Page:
Step 2- Cut the onion and garlic head in half (no need to remove casings) and insert 1 each per cavity)
Step 3- Insert fresh spices on both cavities as pictured

 Step 4- Insert 2/3 of stick of butter in large cavity and 1/3 in the neck cavity (Don't forget BOTH cavities require all incredients)

Step 5- Poke holes using the fork all over (legs, thighs and especially breast)
Step 6- Pour bottle of wine and turn turkey on the breast side, cover in roasting pan and refrigerate over night.

Step 7- The following day remover your turkey from the refrigerator and preheat your oven to 375 degrees.
Step 8- Turn turkey breast side up and flavor using the dry sprices and very little salt (bacon is salted and ypu definately DO NOT want to overdue it)

Step 9- Cover turkey with bacon (those Epic Meal time guys would be proud) and add more spices (I LOVE to add freshly craked black pepper)
Step 10- Cook for 2 1/2 hours (baste 1-2 in between - doesnt need much babysitting because the bacon helps keep the breast nice and moist but it's good practice so the bacon does not burn)
Step 11- Lower your oven temperature to 325 degrees and remove turkey from roasting pan and place on a 'deep' cookie sheet (like the one pictured) and place back in oven for another hour - 1 1/2 hours or until the thermometer reads 165 degrees
Step 12- After the turkey is done remove from over, let it sit for no more than 5 minutes and place on your platter (pinch of a strip of bacon as a pre-meal reward-optional but hey why not!)

So here is the finished product ( taken with a cell phone one with flash one without ). Nice color, crisp bacon, moist and the family was delighted! Hope you all had a Wonderful Easter Dinner!

Degrees are listed in ferenheit
Do not cover turkey while in the oven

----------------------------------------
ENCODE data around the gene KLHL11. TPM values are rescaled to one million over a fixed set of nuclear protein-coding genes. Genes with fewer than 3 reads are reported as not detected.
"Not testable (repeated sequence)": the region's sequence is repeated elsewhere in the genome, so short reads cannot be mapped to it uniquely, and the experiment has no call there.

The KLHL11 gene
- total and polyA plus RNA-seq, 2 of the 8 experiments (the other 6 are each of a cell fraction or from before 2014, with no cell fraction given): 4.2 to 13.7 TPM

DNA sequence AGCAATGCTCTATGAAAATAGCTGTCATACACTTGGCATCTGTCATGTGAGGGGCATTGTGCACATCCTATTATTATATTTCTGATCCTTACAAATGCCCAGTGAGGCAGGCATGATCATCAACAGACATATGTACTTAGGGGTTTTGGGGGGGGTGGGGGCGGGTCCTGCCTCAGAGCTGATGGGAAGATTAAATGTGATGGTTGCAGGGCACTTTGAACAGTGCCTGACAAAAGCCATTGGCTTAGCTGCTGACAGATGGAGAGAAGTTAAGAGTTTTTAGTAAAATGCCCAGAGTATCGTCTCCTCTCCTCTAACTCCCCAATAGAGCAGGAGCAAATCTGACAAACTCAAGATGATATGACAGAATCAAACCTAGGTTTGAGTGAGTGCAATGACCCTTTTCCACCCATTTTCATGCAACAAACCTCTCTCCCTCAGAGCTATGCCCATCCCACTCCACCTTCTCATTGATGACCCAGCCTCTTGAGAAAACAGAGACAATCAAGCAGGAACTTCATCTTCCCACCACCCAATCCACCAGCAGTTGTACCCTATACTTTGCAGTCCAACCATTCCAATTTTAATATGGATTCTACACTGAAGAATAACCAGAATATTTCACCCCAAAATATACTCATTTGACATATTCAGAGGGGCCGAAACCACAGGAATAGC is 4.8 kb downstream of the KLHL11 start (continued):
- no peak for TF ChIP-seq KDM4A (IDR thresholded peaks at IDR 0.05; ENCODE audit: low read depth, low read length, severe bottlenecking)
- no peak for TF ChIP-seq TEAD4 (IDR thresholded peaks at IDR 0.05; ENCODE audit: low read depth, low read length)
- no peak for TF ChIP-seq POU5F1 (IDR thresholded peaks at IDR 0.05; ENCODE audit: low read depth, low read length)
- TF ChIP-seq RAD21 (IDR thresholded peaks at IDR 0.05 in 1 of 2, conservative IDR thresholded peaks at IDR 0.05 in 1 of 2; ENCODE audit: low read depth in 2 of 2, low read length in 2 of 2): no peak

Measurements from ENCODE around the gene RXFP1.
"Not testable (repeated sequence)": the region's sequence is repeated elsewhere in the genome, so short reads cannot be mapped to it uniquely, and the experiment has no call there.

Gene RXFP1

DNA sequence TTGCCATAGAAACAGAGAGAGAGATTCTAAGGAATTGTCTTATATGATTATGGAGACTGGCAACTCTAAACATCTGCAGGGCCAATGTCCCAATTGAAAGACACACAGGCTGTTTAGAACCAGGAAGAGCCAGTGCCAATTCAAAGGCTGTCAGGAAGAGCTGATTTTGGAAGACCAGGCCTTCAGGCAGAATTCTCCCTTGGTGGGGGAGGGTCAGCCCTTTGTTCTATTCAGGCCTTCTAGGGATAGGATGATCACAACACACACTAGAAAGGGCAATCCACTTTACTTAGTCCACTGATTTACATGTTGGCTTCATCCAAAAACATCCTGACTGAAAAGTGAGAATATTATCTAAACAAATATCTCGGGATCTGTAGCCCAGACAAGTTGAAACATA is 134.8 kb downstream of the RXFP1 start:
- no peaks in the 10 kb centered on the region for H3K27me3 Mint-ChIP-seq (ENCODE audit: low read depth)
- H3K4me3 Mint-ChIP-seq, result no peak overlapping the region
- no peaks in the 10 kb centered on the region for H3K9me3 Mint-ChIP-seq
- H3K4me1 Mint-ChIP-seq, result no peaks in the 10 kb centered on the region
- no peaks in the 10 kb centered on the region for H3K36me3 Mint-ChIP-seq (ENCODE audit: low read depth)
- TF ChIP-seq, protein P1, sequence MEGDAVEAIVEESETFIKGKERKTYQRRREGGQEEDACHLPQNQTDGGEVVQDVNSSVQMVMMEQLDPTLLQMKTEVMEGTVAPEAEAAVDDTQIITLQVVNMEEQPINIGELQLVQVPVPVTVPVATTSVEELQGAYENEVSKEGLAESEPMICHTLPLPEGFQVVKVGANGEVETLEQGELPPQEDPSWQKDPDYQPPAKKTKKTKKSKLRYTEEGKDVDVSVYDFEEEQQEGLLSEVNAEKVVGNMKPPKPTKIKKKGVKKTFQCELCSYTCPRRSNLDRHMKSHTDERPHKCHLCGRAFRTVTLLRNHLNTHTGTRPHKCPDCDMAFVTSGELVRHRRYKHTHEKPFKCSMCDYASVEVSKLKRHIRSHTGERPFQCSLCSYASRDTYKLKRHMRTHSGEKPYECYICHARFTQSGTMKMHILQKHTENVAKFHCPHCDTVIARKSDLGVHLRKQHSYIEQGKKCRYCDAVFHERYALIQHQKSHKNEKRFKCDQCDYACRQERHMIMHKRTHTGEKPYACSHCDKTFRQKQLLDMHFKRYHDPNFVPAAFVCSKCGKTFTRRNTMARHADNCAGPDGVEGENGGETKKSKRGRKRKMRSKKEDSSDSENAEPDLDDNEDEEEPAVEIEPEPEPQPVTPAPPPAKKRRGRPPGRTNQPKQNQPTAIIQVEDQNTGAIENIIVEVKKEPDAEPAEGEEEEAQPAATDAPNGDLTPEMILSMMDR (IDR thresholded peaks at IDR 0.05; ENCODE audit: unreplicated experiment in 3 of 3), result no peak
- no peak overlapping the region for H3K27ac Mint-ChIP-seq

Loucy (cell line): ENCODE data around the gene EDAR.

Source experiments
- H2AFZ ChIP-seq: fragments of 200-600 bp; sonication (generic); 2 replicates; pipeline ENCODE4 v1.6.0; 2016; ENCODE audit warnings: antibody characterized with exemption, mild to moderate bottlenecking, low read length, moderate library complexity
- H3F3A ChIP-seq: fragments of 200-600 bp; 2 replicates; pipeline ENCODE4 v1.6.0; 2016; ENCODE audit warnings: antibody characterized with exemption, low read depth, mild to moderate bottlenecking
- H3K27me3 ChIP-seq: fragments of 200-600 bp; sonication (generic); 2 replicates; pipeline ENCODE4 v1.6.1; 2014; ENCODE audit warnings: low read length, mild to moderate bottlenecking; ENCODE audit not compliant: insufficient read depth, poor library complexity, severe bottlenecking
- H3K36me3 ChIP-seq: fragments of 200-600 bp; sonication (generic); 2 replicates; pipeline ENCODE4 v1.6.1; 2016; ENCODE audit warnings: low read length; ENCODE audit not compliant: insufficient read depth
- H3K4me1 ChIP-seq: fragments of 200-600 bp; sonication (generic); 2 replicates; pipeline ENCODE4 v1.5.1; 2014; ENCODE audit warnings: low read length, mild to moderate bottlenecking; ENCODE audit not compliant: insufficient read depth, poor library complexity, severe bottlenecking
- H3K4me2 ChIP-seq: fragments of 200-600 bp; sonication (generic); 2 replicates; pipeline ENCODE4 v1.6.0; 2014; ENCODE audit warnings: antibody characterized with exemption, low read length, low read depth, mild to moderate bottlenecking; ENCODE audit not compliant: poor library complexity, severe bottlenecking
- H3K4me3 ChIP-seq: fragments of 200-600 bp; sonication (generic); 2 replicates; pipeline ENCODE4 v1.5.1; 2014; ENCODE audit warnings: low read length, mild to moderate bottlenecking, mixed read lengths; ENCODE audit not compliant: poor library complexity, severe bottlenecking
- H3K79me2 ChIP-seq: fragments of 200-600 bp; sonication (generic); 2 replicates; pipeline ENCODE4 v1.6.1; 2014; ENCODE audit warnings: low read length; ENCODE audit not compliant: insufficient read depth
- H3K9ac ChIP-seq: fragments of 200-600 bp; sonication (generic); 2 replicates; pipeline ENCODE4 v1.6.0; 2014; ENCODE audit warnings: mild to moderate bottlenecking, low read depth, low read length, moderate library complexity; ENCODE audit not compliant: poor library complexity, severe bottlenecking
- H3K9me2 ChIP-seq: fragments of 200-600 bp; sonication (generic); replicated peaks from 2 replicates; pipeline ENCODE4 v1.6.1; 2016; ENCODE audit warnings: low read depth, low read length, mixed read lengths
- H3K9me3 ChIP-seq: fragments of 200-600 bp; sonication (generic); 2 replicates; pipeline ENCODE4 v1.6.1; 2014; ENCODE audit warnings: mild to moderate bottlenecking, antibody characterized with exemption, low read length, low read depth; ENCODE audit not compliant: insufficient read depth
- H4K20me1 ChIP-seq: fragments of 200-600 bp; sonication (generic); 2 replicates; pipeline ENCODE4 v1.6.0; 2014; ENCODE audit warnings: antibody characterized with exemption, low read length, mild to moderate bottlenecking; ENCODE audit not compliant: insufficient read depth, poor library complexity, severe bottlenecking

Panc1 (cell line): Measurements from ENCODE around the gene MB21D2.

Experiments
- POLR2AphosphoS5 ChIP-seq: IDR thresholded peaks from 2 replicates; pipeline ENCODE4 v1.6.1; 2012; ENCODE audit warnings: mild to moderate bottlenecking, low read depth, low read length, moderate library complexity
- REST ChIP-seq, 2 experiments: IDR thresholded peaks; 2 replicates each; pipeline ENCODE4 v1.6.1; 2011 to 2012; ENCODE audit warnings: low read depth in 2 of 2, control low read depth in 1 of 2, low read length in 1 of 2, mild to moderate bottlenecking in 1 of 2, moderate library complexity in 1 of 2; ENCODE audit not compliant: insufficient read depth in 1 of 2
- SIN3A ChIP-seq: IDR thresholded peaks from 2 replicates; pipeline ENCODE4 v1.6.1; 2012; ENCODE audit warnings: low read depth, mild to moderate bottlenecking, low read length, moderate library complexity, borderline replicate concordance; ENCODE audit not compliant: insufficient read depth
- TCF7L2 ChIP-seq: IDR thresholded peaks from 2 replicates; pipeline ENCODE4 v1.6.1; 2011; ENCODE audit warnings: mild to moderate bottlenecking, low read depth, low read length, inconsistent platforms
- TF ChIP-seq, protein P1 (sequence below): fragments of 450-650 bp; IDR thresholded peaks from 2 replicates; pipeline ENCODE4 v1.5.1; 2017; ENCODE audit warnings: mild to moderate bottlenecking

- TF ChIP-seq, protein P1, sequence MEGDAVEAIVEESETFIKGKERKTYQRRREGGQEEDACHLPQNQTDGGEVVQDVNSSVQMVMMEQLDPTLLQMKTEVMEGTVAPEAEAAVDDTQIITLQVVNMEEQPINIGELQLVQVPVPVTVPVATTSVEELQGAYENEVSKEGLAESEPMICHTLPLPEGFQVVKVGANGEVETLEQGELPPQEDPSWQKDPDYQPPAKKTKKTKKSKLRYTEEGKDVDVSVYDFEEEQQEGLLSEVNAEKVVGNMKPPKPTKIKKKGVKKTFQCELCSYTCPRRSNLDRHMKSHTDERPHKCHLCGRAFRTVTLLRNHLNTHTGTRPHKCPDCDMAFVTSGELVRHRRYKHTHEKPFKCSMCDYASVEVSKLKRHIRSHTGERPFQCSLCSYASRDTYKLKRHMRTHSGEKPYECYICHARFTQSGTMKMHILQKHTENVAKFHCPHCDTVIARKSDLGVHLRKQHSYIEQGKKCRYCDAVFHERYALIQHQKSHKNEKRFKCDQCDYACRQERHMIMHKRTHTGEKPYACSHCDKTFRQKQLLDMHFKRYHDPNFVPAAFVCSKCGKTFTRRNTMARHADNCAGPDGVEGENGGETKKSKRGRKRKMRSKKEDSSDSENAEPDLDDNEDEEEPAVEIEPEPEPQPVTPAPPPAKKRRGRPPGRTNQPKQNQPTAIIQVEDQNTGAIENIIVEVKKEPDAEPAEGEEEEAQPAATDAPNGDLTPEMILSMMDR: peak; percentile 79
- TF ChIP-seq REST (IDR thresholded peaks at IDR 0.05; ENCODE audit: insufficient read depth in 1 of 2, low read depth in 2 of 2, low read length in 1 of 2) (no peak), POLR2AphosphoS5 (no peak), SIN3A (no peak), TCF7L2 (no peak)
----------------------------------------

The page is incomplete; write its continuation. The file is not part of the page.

Decorate with citrus leaves and lemons or with amything else you have on hand.  Nothing will be wasted, you can still use the lemons and even the leaves (boil them to make tea, trust me!)
There is a reason why I use a roasting pan and then a cookie sheet as opposed to one of those wire racks or the roasting pan for the entire cooking process...and this is why.  Did you see the picture above? The skin begins to stick to the bottom of the pan and also the sides of the turkey will stick to the pan making it diffucult and messy when removing it.  The wire rack makes no differernce other than all the drippings go to the bottom.  Trust me I have tried it and your bird will stick and once you remove it and place it on your platter it wont be pretty.  By placing it on the cookie sheet it is no longer soaking in so much fat and will give it time to crisp the skin making it simple to remove and place on your platter.  This will make for a better looking golden brown bird that will look very nice on your table and is sure to impress your family and dinner guests.  I believe meals should be yummy and eye catchy at the same time.

#turkey   #easter   #bestturkeyrecipe

Saturday, March 30, 2013

Cooking: A Drunk Turkey is a Happy Turkey

The Best Marinade I have come up with is none other than an alcoholic one.  Yes, alcohol! Not only is it good to clean infections ( wait that's rubbing alcohol :/ ), wine is great when you cook anything from beef stew to marinating a turkey.  Since it is Easter tomorrow the family requested turkey and I of course never say no to them.  So here I am close to midnight, decorking a simple Sauvignon Blanc that I must leave my turkey soaking overnight in.  It is a 15lb bird so just 1 bottle will do.  And don't forget to slap it around a bit!...you know to help all that good stuff seep in.

That being said here is my turkey prior to baking ( see picture above )...now stay tuned because tomorrow I will post the results and directions.  But like the post clearly states: A Drunk Turkey is indeed a Happy Turkey...

#turkey #turkeymarinade #easymarinade #easterdinner